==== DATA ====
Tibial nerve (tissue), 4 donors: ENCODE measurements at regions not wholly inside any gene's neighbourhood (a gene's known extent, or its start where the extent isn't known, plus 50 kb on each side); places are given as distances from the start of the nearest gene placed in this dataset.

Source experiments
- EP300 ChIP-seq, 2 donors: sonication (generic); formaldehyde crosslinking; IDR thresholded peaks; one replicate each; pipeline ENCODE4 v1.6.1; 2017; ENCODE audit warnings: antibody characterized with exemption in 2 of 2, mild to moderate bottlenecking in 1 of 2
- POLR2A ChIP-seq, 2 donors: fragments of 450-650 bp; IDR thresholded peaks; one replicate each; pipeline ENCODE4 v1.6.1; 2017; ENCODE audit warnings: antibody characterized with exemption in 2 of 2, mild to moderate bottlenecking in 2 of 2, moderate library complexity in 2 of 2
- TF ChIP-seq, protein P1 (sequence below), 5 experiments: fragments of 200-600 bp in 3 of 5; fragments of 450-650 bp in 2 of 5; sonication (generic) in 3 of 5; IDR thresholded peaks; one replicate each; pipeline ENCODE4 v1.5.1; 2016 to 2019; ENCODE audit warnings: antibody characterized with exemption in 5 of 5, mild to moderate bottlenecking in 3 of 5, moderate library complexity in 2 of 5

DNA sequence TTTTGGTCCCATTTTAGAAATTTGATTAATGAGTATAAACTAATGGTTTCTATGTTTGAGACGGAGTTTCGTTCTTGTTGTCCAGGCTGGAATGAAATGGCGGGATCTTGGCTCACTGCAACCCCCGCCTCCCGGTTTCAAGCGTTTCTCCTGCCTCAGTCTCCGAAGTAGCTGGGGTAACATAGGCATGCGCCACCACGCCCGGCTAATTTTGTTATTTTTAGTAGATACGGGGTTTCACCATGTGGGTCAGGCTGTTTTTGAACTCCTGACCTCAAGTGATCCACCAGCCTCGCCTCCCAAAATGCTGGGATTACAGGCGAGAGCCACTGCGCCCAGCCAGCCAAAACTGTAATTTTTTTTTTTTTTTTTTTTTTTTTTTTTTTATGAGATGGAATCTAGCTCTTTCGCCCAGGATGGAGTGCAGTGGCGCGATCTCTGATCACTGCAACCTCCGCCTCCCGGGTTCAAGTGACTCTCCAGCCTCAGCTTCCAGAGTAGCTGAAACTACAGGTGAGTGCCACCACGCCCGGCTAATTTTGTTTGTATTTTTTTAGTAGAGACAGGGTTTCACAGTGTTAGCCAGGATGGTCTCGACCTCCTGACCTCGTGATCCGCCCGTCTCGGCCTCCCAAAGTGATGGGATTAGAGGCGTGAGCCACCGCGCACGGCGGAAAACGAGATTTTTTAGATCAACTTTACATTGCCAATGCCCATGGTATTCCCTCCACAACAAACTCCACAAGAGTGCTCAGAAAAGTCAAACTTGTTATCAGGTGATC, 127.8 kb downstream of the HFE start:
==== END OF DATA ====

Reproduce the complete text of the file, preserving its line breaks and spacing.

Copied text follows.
Tibial nerve (tissue), 4 donors: ENCODE measurements at regions not wholly inside any gene's neighbourhood (a gene's known extent, or its start where the extent isn't known, plus 50 kb on each side); places are given as distances from the start of the nearest gene placed in this dataset.

Source experiments
- EP300 ChIP-seq, 2 donors: sonication (generic); formaldehyde crosslinking; IDR thresholded peaks; one replicate each; pipeline ENCODE4 v1.6.1; 2017; ENCODE audit warnings: antibody characterized with exemption in 2 of 2, mild to moderate bottlenecking in 1 of 2
- POLR2A ChIP-seq, 2 donors: fragments of 450-650 bp; IDR thresholded peaks; one replicate each; pipeline ENCODE4 v1.6.1; 2017; ENCODE audit warnings: antibody characterized with exemption in 2 of 2, mild to moderate bottlenecking in 2 of 2, moderate library complexity in 2 of 2
- TF ChIP-seq, protein P1 (sequence below), 5 experiments: fragments of 200-600 bp in 3 of 5; fragments of 450-650 bp in 2 of 5; sonication (generic) in 3 of 5; IDR thresholded peaks; one replicate each; pipeline ENCODE4 v1.5.1; 2016 to 2019; ENCODE audit warnings: antibody characterized with exemption in 5 of 5, mild to moderate bottlenecking in 3 of 5, moderate library complexity in 2 of 5

DNA sequence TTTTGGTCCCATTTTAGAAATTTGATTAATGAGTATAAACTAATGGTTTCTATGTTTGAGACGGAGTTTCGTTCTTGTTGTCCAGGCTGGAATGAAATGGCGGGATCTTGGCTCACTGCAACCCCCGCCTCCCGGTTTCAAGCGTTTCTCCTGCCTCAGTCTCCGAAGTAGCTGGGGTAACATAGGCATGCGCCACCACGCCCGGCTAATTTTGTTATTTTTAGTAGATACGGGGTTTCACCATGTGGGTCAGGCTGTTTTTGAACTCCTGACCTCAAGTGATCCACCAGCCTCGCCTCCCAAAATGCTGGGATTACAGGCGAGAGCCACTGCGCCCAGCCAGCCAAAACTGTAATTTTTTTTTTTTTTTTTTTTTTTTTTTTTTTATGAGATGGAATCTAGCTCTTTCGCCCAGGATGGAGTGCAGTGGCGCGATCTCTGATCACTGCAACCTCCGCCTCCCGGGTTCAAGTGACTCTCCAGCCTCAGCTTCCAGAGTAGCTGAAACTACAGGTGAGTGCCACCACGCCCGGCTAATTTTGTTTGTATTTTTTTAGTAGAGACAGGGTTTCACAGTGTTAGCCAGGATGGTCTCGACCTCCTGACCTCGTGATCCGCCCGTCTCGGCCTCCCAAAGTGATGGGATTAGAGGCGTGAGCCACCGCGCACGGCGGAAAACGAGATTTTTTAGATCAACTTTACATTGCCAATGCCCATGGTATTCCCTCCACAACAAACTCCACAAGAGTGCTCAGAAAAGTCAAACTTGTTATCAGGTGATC, 127.8 kb downstream of the HFE start: